Friday, August 20, 2010

Voting and StackOverflow

While watching TV in the evening or waiting for compiles at work to finish I often spend my time browsing and answering questions on StackOverflow.

Today I got my first “Nice Answer” badge, meaning you got 10+ votes on an answer. My answer was on a rather non-important question: Which operator is faster: ?: or &&

The question is irrelevant in day to day work, and that’s what I wrote in my answer. Readability is more important than which piece of code is faster. At least for things which are already super fast.

What I find interesting is that answers on questions like these get the most votes. Harder, difficult questions, tend to get fewer votes.

So why is this? My only explanation is that topics/questions which many people understand get more votes as more people read the question. If the question is outside your programming skills, you can’t value the answers, and most likely will not spend time understanding it, so you won’t vote on it (if you ever decided to read the question at all).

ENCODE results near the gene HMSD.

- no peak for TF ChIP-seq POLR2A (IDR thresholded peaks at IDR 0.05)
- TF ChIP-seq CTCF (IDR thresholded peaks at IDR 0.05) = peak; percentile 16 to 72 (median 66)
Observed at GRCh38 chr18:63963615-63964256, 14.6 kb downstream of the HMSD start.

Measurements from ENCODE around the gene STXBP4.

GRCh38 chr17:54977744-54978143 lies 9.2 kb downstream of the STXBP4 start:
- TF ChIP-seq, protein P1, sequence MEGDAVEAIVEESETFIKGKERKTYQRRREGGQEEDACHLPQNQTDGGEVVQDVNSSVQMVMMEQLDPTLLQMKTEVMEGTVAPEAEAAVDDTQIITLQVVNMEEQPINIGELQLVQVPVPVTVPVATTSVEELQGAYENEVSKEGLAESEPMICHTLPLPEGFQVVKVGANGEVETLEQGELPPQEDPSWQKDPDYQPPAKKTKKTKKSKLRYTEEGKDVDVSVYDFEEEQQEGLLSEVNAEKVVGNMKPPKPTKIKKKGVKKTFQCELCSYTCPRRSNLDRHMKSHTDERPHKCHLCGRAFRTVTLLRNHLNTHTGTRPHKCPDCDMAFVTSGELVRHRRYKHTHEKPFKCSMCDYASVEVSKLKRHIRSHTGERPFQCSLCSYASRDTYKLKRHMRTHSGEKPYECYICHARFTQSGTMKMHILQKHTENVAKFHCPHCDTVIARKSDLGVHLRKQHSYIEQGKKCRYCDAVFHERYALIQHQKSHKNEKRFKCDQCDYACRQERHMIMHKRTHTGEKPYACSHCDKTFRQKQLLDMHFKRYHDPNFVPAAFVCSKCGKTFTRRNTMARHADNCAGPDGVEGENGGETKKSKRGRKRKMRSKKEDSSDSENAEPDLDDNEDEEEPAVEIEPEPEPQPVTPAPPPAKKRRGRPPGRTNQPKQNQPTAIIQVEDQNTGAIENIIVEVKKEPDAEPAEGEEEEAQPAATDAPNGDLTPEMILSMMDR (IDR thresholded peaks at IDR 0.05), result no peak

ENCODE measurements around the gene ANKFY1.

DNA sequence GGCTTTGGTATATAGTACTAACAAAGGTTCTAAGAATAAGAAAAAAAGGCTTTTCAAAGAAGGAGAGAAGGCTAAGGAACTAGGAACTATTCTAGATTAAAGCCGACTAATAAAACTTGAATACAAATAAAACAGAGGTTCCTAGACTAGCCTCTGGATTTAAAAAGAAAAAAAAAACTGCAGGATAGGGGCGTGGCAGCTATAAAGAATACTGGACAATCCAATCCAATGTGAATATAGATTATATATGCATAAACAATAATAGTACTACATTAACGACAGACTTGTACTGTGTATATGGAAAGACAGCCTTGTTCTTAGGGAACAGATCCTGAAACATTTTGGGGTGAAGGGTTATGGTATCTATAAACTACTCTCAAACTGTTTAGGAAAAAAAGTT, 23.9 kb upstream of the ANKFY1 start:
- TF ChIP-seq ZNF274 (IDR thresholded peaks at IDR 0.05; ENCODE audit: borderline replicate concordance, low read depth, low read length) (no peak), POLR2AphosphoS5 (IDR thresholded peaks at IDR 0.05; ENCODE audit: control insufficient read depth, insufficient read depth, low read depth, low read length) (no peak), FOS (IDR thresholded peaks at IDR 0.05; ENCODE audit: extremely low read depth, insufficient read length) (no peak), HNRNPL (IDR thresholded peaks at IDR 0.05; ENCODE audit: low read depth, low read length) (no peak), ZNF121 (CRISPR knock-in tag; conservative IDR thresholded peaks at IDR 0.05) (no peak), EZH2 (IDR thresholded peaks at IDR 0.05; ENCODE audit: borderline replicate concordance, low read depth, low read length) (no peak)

1 comment:

  1. I agree with you and it's a sad thing it works like that. Another typical SO behavior is to upvote all of Jon Skeet's answers because, well, he's Jon Skeet. It'd be better if every question was worth something like 10-30 points and then the user's point reward would be based on the ratio of thumbs up/down for their answer on that specific question. The user who gets the "checkmark" would automatically get 10-30 points no matter how many thumbs down he or she received on her answer. This would prevent people from spamming the F5 button searching for ridiculously easy questions to answer as quickly as possible and then maybe edit the answer to make it look like they actually spent a lot of effort answering it.

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